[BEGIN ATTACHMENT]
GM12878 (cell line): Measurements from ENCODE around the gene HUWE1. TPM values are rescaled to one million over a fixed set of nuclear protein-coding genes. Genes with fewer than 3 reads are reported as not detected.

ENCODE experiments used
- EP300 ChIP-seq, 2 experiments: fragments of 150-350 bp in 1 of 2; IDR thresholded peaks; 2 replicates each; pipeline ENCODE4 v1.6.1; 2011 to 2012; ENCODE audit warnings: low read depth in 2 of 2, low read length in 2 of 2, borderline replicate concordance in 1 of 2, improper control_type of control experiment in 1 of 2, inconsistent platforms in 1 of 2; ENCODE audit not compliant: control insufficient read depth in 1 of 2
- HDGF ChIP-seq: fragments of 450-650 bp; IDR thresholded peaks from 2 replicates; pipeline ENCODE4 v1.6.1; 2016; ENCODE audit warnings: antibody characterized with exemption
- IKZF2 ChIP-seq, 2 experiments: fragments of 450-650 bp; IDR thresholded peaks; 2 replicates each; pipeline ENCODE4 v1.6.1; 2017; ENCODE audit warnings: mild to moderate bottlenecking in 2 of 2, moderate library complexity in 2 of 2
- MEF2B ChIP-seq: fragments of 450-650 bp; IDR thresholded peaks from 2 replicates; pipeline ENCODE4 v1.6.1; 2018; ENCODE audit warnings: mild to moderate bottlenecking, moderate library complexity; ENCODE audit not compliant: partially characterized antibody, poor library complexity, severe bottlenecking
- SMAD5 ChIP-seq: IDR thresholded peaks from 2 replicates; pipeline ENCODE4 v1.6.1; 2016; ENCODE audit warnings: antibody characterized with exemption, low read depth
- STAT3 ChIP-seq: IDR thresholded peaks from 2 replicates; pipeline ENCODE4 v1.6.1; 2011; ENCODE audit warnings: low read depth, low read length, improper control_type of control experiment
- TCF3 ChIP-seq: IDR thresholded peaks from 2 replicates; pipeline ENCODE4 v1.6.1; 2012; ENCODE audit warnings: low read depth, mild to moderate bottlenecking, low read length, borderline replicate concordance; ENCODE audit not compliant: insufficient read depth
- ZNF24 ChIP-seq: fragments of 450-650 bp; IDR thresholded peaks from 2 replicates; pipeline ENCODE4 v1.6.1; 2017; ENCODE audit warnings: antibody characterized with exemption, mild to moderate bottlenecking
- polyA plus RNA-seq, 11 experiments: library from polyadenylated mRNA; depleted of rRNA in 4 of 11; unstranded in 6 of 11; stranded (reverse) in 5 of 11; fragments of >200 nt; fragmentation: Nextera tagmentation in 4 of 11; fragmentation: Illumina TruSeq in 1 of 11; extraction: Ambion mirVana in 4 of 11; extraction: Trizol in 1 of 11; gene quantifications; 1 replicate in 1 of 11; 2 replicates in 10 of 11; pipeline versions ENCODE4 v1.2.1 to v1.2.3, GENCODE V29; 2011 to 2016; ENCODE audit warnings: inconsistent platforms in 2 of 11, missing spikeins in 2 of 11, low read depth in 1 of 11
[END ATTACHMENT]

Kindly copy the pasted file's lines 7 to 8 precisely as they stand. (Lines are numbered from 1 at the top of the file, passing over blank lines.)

- SMAD5 ChIP-seq: IDR thresholded peaks from 2 replicates; pipeline ENCODE4 v1.6.1; 2016; ENCODE audit warnings: antibody characterized with exemption, low read depth
- STAT3 ChIP-seq: IDR thresholded peaks from 2 replicates; pipeline ENCODE4 v1.6.1; 2011; ENCODE audit warnings: low read depth, low read length, improper control_type of control experiment